An illustration of an extinct deer, showing its head and back in front of an out-of-focus forest background, in lighting that suggests the "golden hour" periods around sunrise or sunset. It has very large twelve-pronged antlers that resemble a thick spiny bush.

Eucladoceros dicranios, a deer from the Pliocene and Pleistocene of Europe (~3.5-1 mya). Close in size to a modern moose, standing about 1.8m tall at the shoulder (5′10″), the males of this species had a set of particularly large antlers – measuring up to 1.7 meters across (5′6″) and bristling with at least twelve prongs each – giving it the nickname of “bush-antlered deer”.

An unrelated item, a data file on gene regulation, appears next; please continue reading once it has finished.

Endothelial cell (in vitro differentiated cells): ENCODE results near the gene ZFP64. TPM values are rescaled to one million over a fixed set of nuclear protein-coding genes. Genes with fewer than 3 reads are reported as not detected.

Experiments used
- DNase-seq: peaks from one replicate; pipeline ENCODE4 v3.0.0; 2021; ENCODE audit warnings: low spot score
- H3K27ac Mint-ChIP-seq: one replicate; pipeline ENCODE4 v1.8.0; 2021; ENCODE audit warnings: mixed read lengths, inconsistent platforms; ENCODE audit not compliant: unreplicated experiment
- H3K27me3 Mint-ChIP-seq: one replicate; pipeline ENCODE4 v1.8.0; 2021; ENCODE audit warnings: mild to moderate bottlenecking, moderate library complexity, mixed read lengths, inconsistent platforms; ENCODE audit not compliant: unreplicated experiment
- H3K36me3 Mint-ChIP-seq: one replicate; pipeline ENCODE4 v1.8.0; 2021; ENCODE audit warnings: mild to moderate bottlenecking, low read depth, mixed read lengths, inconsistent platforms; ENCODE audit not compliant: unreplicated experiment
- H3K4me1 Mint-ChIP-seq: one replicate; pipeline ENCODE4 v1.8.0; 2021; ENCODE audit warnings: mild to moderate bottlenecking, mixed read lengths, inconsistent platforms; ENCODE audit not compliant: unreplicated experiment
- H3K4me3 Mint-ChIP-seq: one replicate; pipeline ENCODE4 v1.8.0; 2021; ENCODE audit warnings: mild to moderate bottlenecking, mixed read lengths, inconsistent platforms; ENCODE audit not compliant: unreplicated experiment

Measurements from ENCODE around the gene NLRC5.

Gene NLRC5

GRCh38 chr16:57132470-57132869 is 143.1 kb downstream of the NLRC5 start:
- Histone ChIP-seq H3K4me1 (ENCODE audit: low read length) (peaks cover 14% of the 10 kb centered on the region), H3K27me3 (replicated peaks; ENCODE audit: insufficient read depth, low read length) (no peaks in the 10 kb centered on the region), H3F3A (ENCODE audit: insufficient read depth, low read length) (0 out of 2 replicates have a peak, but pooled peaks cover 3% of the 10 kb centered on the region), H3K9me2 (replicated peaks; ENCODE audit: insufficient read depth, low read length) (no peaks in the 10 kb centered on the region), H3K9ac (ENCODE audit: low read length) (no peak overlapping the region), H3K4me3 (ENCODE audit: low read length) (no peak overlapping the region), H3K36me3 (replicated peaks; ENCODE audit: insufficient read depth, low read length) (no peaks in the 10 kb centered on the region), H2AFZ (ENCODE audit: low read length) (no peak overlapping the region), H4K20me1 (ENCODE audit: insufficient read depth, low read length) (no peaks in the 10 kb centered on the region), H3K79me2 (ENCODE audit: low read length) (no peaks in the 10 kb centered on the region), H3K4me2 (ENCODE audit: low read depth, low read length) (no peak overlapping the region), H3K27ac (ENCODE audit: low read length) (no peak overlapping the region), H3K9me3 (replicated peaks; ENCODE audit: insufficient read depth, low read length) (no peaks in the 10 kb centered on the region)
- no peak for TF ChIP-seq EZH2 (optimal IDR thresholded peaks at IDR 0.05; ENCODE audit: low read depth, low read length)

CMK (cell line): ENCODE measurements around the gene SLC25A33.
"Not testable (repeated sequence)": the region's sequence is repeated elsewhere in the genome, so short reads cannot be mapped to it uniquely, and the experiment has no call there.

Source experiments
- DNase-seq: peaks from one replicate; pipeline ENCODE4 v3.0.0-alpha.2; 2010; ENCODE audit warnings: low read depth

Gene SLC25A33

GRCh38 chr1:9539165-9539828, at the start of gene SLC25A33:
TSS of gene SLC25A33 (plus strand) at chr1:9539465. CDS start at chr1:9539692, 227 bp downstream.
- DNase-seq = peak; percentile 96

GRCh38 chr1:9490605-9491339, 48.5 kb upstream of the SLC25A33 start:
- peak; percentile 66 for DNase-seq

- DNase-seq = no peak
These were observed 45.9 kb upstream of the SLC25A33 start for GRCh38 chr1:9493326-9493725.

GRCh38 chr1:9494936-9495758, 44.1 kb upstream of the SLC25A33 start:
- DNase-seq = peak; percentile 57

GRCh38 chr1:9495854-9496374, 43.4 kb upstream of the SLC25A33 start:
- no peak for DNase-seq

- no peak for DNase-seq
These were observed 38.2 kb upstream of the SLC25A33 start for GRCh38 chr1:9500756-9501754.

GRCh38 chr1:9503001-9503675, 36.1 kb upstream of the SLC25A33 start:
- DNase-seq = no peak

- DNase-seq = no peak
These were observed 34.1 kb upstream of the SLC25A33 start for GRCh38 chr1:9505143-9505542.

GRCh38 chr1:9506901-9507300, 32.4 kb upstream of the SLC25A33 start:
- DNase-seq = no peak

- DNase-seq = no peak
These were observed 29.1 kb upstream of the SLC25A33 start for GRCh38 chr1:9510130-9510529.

The more famous “Irish elk” (Megaloceros giganteus) would later develop even bigger antlers, but Eucladoceros was the earliest known deer to evolve this sort of extremely elaborate headgear.

Leave a Reply

Your email address will not be published. Required fields are marked *